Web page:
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Proximity by design?: affective citizenship and the management of unease

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Proximity by design? affective citizenship and the management of unease. / Fortier, Anne-Marie.

In: Citizenship Studies, Vol. 14, No. 1, 2010, p. 17-30.

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Fortier A-M. Proximity by design? affective citizenship and the management of unease. Citizenship Studies. 2010;14(1):17-30. doi: 10.1080/13621020903466258

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Fortier, Anne-Marie. / Proximity by design? affective citizenship and the management of unease. In: Citizenship Studies. 2010 ; Vol. 14, No. 1. pp. 17-30.

Bibtex

@article{21b6de10703b4a3087e45e5bed99592f,
title = "Proximity by design?: affective citizenship and the management of unease",
abstract = "{\textquoteleft}Community cohesion{\textquoteright} is the preferred framework for managing {\textquoteleft}race relations{\textquoteright} and {\textquoteleft}conflict{\textquoteright} in contemporary Britain. Initially adopted in government policy following civil disturbances in the summer of 2001, {\textquoteleft}community cohesion{\textquoteright} combined visions of shared belonging with strategies of managing diversity. More recent versions still place a strong emphasis on ideas of shared belonging but these are combined with strategies of managing migration and identity which are deployed in view of securing local communities against threats posed by extremism, deprivation, diversity and feelings of {\textquoteleft}white unease{\textquoteright}. This article examines how the community cohesion agenda relies on strategies of governance that seek to design particular kinds of human behaviours such as {\textquoteleft}mixing{\textquoteright} and {\textquoteleft}meaningful interaction{\textquoteright}, in view of {\textquoteleft}delivering{\textquoteright} cohesion in the community. I analyse the cohesion agenda as a form of governance that operates through mechanisms of subjectivation. However, instead of privileging the responsible, discerning, rational, autonomous {\textquoteleft}free subject{\textquoteright}, I argue that community cohesion is a form of {\textquoteleft}governing through affect{\textquoteright} that draws on and targets the affective subject for certain strategies and regulations aimed at designing people{\textquoteright}s behaviours and attitudes in the public domain. ",
keywords = "citizenship, affect , community cohesion, governance, white unease",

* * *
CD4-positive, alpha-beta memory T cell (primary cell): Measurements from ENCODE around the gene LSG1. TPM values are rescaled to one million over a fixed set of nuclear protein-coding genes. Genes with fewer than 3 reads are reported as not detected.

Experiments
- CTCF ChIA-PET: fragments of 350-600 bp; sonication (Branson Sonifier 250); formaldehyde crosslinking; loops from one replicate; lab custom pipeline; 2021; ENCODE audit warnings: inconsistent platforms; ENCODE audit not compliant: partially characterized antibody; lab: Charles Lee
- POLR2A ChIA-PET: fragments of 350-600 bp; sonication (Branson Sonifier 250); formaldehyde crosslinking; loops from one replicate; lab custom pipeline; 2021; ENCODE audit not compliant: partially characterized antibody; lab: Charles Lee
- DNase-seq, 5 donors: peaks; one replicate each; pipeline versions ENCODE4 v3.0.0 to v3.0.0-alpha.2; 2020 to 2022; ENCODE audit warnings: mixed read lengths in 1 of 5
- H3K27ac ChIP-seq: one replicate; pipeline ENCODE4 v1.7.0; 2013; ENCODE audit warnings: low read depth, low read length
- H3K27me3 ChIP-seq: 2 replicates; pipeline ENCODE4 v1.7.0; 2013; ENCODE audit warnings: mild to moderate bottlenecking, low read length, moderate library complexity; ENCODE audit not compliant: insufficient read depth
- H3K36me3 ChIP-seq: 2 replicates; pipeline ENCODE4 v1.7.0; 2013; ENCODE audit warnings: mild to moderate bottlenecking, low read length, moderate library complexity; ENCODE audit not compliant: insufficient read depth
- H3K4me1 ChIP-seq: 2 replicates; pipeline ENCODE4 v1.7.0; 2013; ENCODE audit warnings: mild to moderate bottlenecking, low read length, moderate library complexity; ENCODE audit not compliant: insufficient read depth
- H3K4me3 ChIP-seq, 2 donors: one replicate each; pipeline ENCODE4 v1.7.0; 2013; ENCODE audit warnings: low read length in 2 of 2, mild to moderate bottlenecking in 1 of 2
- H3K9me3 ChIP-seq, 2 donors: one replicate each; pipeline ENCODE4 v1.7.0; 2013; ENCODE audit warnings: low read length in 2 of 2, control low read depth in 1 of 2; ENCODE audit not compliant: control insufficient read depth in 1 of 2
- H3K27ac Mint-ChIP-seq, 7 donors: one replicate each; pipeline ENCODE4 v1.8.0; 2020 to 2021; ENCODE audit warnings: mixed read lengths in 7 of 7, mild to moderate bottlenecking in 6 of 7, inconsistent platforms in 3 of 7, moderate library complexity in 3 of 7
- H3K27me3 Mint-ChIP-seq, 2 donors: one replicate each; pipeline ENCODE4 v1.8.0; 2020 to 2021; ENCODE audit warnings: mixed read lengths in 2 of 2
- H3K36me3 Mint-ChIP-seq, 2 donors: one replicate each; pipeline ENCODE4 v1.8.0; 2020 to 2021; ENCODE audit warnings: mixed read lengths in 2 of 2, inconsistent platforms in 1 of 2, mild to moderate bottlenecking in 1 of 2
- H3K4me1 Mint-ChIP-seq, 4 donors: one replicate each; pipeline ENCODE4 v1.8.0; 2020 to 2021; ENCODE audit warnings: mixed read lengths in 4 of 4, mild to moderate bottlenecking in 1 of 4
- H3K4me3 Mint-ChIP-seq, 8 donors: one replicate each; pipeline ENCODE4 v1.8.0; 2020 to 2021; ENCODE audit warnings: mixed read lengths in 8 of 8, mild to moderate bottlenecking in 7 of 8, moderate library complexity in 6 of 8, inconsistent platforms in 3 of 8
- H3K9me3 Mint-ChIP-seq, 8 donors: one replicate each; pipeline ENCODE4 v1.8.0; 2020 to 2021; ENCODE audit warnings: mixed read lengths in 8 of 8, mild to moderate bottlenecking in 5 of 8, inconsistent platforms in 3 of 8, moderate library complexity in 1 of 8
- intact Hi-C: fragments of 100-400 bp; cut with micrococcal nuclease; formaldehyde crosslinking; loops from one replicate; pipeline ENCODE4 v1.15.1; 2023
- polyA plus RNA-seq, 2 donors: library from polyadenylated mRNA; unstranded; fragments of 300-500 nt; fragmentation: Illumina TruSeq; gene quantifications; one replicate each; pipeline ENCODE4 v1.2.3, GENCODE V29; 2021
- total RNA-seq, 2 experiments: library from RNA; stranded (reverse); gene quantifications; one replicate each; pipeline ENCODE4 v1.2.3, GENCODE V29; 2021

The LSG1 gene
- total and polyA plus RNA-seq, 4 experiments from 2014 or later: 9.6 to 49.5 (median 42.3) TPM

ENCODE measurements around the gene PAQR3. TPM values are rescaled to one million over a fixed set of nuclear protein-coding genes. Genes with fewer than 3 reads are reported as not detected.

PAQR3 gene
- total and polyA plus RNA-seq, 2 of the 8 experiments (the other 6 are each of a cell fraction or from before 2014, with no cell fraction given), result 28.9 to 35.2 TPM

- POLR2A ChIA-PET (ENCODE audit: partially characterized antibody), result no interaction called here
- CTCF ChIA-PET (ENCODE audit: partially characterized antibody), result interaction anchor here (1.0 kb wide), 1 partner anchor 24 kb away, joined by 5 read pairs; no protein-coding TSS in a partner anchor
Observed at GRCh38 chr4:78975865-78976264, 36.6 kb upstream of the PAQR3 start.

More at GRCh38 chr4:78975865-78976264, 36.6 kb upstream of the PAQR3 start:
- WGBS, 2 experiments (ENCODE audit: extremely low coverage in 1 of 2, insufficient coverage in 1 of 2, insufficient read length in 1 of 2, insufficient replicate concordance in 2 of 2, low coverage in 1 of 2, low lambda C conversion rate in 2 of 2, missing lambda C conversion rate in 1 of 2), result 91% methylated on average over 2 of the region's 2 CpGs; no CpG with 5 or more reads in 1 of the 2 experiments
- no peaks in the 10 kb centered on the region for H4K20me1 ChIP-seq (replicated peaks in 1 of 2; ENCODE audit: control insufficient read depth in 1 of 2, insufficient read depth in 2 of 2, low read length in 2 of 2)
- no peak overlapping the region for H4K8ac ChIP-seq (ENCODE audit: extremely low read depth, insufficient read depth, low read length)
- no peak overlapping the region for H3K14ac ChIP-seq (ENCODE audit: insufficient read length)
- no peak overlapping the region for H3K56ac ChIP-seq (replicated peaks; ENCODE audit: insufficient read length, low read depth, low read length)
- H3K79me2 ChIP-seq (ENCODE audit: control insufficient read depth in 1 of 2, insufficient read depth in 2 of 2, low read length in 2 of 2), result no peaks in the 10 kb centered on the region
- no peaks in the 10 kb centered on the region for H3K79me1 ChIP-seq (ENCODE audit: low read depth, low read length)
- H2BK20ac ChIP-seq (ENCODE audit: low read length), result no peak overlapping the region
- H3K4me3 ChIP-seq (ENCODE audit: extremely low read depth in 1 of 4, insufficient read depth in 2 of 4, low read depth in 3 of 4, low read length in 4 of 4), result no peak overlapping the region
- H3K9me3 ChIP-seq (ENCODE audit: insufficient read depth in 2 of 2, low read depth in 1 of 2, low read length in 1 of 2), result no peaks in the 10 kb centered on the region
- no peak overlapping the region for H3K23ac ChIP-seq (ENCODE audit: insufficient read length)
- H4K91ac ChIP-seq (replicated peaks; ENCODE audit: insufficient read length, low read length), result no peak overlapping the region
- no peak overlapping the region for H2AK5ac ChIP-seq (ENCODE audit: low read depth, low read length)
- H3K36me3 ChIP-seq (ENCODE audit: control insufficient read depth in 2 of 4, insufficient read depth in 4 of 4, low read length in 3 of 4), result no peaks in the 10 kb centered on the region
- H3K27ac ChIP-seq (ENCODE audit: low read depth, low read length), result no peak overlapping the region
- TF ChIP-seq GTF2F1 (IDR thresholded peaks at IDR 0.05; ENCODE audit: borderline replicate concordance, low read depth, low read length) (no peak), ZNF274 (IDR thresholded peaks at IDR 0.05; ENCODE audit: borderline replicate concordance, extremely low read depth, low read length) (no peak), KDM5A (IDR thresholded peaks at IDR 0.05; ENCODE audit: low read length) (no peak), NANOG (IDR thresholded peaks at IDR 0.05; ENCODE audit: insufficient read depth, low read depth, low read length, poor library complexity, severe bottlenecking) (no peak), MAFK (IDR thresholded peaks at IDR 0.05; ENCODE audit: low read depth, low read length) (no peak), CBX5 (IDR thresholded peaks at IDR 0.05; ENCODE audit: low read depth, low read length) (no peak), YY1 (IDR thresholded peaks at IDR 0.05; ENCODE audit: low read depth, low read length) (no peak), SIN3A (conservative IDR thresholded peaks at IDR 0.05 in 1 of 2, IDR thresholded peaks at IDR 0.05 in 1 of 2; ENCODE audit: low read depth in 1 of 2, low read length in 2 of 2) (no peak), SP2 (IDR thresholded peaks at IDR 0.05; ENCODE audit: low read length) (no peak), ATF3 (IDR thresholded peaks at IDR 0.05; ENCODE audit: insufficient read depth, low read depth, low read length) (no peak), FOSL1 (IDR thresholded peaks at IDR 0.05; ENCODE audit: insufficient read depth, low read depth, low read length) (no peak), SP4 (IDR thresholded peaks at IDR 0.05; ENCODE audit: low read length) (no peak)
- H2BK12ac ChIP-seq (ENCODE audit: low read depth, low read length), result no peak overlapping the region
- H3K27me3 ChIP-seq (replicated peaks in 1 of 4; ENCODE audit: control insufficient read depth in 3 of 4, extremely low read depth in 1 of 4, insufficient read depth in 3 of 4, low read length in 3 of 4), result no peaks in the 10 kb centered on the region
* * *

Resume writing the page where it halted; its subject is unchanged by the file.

author = "Anne-Marie Fortier",
year = "2010",
doi = "10.1080/13621020903466258",
language = "English",
volume = "14",
pages = "17--30",
journal = "Citizenship Studies",
issn = "1362-1025",
publisher = "Routledge",
number = "1",

}

RIS

TY - JOUR

T1 - Proximity by design?

T2 - affective citizenship and the management of unease

AU - Fortier, Anne-Marie

PY - 2010

Y1 - 2010

N2 - ‘Community cohesion’ is the preferred framework for managing ‘race relations’ and ‘conflict’ in contemporary Britain. Initially adopted in government policy following civil disturbances in the summer of 2001, ‘community cohesion’ combined visions of shared belonging with strategies of managing diversity. More recent versions still place a strong emphasis on ideas of shared belonging but these are combined with strategies of managing migration and identity which are deployed in view of securing local communities against threats posed by extremism, deprivation, diversity and feelings of ‘white unease’. This article examines how the community cohesion agenda relies on strategies of governance that seek to design particular kinds of human behaviours such as ‘mixing’ and ‘meaningful interaction’, in view of ‘delivering’ cohesion in the community. I analyse the cohesion agenda as a form of governance that operates through mechanisms of subjectivation. However, instead of privileging the responsible, discerning, rational, autonomous ‘free subject’, I argue that community cohesion is a form of ‘governing through affect’ that draws on and targets the affective subject for certain strategies and regulations aimed at designing people’s behaviours and attitudes in the public domain.

AB - ‘Community cohesion’ is the preferred framework for managing ‘race relations’ and ‘conflict’ in contemporary Britain. Initially adopted in government policy following civil disturbances in the summer of 2001, ‘community cohesion’ combined visions of shared belonging with strategies of managing diversity. More recent versions still place a strong emphasis on ideas of shared belonging but these are combined with strategies of managing migration and identity which are deployed in view of securing local communities against threats posed by extremism, deprivation, diversity and feelings of ‘white unease’. This article examines how the community cohesion agenda relies on strategies of governance that seek to design particular kinds of human behaviours such as ‘mixing’ and ‘meaningful interaction’, in view of ‘delivering’ cohesion in the community. I analyse the cohesion agenda as a form of governance that operates through mechanisms of subjectivation. However, instead of privileging the responsible, discerning, rational, autonomous ‘free subject’, I argue that community cohesion is a form of ‘governing through affect’ that draws on and targets the affective subject for certain strategies and regulations aimed at designing people’s behaviours and attitudes in the public domain.

KW - citizenship

KW - affect

KW - community cohesion

KW - governance

KW - white unease

U2 - 10.1080/13621020903466258

DO - 10.1080/13621020903466258

M3 - Journal article

VL - 14

SP - 17

EP - 30

JO - Citizenship Studies

JF - Citizenship Studies

SN - 1362-1025

IS - 1

ER -